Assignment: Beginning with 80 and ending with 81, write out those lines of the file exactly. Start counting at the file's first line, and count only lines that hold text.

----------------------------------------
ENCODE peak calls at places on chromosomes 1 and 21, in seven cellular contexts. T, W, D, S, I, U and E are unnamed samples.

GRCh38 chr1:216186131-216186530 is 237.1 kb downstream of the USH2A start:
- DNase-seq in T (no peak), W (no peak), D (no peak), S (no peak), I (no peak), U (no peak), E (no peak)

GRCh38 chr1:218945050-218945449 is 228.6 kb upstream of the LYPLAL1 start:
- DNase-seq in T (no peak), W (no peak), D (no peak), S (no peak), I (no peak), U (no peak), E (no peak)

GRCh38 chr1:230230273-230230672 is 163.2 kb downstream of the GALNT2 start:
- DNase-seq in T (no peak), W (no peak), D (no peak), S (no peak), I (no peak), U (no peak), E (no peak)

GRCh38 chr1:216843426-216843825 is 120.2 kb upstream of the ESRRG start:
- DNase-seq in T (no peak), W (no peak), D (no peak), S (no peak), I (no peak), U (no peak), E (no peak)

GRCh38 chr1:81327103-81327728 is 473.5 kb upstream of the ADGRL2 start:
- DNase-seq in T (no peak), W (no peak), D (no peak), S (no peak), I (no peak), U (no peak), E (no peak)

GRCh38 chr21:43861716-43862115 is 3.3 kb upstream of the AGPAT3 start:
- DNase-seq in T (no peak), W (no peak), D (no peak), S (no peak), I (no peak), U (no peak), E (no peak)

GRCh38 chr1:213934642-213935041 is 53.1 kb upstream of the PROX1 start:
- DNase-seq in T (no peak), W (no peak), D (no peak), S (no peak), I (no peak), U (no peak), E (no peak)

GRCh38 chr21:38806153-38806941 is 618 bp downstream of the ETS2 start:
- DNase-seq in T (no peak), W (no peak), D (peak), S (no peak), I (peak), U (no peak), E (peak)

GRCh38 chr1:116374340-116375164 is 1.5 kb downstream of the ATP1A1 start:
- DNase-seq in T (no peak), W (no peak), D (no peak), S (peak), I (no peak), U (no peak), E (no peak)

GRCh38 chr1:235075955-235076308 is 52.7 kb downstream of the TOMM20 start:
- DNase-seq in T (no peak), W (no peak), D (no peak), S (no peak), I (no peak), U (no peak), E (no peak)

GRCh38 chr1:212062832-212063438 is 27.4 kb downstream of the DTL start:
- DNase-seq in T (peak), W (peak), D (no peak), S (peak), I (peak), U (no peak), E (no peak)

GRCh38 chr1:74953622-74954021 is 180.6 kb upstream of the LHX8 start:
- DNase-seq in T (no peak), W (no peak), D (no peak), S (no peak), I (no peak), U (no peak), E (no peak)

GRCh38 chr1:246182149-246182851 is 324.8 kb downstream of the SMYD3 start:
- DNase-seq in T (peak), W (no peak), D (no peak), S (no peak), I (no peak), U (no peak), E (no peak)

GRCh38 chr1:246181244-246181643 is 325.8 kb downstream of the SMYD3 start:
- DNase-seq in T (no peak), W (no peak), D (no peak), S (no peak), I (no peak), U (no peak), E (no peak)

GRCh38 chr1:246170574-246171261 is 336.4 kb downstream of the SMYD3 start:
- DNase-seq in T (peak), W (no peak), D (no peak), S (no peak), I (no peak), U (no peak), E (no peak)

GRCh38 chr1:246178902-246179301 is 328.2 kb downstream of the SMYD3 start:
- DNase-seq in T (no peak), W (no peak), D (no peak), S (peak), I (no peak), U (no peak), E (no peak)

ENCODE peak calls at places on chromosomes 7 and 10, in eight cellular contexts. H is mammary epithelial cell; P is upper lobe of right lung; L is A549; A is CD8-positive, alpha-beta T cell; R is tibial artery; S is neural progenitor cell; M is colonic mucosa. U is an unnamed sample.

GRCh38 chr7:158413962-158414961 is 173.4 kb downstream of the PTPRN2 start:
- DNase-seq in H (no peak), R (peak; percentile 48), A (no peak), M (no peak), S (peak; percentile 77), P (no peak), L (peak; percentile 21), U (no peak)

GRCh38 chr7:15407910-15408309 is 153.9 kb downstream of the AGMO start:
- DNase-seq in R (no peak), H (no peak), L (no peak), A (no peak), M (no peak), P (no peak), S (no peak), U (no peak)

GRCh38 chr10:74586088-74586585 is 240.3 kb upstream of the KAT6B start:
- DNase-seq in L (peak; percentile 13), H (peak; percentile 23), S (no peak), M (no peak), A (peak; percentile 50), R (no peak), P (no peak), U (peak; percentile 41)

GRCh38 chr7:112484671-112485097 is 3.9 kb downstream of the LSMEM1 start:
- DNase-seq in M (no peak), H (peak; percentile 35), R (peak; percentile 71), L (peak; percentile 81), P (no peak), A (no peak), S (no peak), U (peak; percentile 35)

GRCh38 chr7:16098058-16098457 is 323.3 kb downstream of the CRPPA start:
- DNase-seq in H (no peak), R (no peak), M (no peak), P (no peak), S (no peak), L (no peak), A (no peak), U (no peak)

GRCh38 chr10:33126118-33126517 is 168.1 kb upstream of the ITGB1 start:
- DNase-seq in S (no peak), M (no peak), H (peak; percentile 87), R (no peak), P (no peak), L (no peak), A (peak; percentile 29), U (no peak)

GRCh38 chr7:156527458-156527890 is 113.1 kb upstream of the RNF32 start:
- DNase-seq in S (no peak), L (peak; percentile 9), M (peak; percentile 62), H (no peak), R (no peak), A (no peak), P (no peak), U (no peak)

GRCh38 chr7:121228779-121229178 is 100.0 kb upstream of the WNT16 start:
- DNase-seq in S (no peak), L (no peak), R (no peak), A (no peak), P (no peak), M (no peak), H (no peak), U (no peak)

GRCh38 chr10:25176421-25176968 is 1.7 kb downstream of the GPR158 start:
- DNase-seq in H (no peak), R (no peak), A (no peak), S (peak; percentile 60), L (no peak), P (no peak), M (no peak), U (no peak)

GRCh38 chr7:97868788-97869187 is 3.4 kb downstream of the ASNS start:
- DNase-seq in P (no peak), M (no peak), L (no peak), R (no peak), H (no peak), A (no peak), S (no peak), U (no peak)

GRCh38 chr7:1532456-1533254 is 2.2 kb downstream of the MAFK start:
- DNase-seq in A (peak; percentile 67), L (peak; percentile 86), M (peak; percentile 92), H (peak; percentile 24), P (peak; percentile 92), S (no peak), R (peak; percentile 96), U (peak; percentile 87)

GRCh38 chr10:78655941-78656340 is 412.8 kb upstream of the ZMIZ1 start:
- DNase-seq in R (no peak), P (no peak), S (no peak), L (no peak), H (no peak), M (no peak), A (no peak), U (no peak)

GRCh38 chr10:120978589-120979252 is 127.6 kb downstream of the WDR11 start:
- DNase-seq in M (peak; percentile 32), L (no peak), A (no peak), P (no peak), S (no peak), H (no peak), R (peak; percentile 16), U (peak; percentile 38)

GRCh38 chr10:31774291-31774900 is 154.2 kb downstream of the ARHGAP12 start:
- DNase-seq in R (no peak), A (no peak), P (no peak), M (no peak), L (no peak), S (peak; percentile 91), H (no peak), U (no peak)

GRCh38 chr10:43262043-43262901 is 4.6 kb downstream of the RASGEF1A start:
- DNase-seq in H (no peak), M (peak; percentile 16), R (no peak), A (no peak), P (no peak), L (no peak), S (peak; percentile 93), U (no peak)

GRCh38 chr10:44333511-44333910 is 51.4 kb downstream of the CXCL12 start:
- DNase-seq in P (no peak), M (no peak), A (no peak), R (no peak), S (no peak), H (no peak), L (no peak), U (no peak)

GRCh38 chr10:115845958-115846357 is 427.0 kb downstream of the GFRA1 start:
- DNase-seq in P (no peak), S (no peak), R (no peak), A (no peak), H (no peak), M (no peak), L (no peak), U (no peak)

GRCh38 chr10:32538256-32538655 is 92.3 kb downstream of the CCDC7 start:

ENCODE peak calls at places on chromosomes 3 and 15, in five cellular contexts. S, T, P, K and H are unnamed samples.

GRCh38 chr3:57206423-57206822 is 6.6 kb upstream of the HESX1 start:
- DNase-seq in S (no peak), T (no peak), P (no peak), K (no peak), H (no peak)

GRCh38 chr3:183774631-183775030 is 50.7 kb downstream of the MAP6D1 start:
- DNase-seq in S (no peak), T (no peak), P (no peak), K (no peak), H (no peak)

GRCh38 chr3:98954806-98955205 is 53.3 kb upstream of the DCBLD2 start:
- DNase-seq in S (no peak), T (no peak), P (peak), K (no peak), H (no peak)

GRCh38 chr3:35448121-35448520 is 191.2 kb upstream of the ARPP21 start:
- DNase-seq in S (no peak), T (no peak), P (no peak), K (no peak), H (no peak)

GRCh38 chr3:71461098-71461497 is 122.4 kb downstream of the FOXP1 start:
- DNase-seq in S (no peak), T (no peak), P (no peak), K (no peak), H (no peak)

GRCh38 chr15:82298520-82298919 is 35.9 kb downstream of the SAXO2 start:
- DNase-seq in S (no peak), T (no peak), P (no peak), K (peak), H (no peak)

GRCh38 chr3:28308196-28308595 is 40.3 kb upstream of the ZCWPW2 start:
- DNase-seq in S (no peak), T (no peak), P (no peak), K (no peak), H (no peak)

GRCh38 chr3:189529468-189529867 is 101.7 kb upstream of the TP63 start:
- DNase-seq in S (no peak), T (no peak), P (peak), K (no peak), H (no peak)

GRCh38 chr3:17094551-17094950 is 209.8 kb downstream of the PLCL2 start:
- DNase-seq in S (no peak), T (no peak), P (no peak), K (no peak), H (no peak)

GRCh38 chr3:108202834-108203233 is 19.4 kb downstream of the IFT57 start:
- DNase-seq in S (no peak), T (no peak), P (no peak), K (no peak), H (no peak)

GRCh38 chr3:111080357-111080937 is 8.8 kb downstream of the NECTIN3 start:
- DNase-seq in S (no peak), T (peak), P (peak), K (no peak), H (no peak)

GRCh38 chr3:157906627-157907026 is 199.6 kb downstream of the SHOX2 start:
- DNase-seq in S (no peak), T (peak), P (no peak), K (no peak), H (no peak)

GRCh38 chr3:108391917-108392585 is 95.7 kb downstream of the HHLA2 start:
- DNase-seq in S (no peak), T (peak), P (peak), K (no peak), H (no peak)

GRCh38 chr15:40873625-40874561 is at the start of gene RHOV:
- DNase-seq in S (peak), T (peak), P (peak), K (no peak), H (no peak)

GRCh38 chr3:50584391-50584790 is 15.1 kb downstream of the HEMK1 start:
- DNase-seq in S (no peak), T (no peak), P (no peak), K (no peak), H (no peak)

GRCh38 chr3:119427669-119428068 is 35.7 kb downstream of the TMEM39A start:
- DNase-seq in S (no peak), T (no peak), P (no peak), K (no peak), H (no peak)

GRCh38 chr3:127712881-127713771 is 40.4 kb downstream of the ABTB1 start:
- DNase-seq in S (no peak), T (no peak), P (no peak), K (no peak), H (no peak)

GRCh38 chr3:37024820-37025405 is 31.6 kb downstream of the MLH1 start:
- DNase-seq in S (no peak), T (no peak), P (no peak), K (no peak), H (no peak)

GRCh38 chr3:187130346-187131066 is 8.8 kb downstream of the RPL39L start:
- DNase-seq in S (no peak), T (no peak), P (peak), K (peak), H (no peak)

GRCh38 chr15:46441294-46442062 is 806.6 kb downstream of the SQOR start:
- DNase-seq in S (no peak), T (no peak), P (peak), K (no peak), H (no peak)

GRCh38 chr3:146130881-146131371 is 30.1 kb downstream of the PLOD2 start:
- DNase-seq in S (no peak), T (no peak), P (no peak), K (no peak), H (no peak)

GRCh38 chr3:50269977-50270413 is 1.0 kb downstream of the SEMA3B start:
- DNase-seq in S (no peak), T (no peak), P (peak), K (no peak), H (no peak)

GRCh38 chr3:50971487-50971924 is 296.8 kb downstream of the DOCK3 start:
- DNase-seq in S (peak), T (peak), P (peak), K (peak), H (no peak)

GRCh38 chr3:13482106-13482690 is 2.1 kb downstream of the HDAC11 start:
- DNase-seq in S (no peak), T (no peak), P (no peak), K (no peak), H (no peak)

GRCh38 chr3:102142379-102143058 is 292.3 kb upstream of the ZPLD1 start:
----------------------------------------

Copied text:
- DNase-seq in S (no peak), T (no peak), P (no peak), K (no peak), H (no peak)

GRCh38 chr15:82298520-82298919 is 35.9 kb downstream of the SAXO2 start: